Recall the Gulf of Mexico dataset presented in chapter . We did a reasonably careful job of NMO velocity analysis in order to produce the stack shown in Figure . But is this the best possible stack? To begin to answer this question, Figure 14 shows some constant-velocity stacks of this dataset done with subroutine velsimp() . This figure clearly shows that there are some very steeply-dipping reflections that are missing in Figure . These steep reflections appear only when the NMO velocity is quite high compared with the velocity that does a good job on the horizontal reflectors. This phenomenon is consistent with the predictions of equation (12), which says that dipping events require a higher NMO velocity than nearby horizontal events.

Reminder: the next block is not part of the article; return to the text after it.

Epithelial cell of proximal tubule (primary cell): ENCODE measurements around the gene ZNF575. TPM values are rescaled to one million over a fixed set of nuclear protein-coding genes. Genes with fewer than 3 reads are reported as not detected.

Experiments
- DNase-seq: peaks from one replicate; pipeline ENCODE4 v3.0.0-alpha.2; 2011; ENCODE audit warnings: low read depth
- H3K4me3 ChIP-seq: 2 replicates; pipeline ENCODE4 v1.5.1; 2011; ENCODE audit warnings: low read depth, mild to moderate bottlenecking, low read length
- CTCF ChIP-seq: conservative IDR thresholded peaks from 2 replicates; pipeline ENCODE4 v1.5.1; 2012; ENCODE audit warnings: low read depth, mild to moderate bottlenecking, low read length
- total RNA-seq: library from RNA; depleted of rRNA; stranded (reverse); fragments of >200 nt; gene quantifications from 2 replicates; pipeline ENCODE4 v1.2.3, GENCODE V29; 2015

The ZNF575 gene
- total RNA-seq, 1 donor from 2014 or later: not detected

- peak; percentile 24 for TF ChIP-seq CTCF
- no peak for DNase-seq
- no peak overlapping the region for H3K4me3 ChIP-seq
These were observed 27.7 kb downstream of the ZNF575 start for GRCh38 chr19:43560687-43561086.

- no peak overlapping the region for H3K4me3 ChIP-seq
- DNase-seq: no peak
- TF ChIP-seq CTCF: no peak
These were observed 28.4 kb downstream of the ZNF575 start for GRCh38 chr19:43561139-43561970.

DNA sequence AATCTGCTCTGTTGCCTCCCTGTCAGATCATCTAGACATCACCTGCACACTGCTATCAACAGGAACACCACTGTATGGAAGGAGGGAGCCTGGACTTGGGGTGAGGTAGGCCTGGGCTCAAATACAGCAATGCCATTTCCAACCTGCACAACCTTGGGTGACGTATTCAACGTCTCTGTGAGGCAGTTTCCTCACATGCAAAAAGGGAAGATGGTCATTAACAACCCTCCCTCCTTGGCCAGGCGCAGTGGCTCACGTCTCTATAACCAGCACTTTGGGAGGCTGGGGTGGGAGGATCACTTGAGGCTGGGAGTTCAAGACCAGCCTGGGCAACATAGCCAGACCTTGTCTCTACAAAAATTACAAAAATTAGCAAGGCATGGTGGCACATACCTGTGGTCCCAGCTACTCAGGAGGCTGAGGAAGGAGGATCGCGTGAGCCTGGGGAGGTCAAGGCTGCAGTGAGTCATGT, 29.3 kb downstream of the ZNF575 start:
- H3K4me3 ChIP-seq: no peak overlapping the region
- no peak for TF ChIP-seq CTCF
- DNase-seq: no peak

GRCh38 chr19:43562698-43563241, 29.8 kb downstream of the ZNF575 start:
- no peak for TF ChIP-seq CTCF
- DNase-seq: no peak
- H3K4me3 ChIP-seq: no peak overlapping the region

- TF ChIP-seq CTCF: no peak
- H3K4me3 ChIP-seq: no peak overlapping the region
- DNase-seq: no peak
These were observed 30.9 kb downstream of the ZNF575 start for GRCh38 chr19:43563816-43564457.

Another way of seeing the same conflict in the data is to look at a velocity-analysis panel at a single common-midpoint location such as the panel shown in Figure 15 made by subroutine velsimp() . In this figure it is easy to see that the velocity which is good for the dipping event at 1.5 sec is too high for the horizontal events in its vicinity.
Figure 15 Velocity analysis panel of one of the panels in Figure 14 before (left) and after (right) DMO. Notice two velocities at the same time before DMO.